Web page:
A cryptographic service provider (CSP) is the program that performs authentication, encoding, and encryption services that Windows-based applications access through the Microsoft Cryptography application programming interface (CryptoAPI). Each CSP provides a different implementation of the CryptoAPI. Some provide stronger cryptographic algorithms, while others use hardware components, such as smart cards.
When you generate a request for a new certificate, the information in that request is first sent from the requesting program to CryptoAPI. CryptoAPI provides the proper data to a CSP that is installed on your computer or on a device that is accessible to your computer. If the CSP is software-based, it generates a public key and a private key, often referred to as a key pair, on your computer. If the CSP is hardware-based, such as a smart card CSP, it instructs a piece of hardware to generate the key pair.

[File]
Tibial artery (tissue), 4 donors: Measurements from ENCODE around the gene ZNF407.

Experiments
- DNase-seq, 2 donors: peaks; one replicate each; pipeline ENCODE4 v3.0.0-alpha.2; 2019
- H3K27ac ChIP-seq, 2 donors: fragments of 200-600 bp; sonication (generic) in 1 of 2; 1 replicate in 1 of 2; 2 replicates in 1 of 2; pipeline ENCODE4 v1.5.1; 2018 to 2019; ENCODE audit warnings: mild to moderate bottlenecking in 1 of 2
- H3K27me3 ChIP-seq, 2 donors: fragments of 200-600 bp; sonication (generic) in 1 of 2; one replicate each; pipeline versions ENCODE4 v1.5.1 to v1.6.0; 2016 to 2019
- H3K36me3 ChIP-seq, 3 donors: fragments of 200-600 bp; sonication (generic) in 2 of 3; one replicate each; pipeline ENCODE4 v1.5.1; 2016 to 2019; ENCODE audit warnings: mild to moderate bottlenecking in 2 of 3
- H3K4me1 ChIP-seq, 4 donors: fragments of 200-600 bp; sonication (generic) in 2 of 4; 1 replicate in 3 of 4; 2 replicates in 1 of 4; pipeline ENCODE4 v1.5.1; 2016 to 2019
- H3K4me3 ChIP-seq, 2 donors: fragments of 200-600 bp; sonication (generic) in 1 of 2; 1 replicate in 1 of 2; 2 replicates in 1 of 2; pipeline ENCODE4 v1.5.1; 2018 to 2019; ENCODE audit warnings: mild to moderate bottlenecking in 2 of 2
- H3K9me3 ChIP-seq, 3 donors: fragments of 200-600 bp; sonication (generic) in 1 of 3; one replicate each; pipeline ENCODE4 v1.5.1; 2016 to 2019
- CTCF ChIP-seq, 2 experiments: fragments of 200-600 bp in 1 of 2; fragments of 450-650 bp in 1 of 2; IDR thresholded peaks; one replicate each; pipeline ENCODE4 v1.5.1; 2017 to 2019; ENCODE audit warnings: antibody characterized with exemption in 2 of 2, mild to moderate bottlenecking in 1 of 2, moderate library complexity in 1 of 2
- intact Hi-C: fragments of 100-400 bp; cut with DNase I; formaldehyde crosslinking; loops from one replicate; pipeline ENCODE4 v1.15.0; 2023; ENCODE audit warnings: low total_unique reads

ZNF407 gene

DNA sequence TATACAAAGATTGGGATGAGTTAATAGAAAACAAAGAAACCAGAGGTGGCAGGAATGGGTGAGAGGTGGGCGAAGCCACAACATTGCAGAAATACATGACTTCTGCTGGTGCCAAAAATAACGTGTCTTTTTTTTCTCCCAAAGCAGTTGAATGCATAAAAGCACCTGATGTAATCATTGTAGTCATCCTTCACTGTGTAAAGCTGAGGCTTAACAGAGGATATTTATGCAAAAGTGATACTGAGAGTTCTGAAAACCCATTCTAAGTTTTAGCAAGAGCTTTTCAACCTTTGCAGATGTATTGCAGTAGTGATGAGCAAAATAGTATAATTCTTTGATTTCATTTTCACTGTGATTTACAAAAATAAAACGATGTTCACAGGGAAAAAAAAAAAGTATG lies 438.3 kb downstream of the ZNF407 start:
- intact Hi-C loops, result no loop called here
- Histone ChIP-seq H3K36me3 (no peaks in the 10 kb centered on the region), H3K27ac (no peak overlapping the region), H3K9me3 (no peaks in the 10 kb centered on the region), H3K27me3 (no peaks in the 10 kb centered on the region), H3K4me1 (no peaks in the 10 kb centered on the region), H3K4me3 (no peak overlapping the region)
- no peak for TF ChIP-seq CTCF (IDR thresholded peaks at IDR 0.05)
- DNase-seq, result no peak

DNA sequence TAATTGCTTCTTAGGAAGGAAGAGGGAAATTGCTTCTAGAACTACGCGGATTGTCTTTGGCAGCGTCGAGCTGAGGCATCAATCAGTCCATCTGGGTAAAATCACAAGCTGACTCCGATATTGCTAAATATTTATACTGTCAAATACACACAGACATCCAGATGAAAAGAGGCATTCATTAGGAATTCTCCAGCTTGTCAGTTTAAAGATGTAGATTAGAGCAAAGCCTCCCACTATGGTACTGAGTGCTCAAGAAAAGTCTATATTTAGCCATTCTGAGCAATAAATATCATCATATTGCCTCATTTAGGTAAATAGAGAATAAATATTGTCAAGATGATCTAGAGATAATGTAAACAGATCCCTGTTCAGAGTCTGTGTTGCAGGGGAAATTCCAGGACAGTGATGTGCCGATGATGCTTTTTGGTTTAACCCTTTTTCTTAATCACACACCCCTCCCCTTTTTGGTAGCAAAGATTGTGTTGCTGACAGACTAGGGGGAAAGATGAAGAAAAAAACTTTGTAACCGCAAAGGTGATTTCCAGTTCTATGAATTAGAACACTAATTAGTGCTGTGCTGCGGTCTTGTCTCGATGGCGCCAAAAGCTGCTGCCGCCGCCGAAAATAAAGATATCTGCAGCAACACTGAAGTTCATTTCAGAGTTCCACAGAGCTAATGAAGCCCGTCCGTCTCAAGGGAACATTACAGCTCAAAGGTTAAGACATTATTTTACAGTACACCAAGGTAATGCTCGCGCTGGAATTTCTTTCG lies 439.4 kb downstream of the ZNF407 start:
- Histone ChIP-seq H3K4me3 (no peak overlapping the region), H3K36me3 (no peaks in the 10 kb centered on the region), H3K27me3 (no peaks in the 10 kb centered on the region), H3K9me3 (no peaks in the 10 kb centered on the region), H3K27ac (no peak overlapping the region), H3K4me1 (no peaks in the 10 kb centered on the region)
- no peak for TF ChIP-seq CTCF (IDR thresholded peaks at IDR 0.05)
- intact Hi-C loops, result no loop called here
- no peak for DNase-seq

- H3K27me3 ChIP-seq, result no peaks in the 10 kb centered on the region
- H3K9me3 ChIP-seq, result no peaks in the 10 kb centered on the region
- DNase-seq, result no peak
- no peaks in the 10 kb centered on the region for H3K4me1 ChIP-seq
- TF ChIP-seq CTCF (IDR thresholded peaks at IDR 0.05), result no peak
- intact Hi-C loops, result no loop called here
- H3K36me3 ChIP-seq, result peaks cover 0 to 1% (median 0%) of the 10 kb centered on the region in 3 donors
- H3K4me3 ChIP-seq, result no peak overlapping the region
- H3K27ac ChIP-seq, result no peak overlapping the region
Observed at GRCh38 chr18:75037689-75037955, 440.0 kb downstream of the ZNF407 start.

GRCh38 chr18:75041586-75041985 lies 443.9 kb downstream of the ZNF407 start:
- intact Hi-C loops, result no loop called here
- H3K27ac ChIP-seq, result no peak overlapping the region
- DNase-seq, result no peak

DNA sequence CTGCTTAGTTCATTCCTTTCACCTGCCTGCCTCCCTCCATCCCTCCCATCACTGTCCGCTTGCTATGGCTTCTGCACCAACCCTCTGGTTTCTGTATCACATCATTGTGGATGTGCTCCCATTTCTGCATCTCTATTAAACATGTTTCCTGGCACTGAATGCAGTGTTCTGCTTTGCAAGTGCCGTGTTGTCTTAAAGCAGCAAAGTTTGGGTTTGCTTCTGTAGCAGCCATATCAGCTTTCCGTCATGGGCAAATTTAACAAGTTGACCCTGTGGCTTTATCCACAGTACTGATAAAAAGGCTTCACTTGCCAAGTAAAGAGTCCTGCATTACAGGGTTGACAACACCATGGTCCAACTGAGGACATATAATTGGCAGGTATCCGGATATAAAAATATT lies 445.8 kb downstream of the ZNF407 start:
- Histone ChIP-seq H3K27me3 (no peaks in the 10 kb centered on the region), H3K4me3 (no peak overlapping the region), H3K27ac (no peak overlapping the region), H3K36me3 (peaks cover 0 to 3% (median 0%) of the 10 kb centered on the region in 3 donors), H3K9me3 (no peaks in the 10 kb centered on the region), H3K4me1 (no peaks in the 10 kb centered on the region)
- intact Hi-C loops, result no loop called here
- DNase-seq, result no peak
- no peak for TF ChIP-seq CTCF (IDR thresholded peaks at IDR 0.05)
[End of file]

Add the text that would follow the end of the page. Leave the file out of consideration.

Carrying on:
After the keys are generated, a software-based CSP encrypts and then secures the private key. A smart card CSP stores the private key on a smart card. The smart card then controls access to the key.
The public key is sent to the certification authority (CA), along with the certificate-requester information. After the CA verifies the certificate request according to its policies, it uses its own private key to create a digital signature in the certificate and then issue it to the requester. The CA presents the certificate to the certificate requester along with the option to install it in the appropriate certificate store on the computer or hardware device.
For more information, see Request a Certificate and Guidelines for Using Alternate Signature Formats.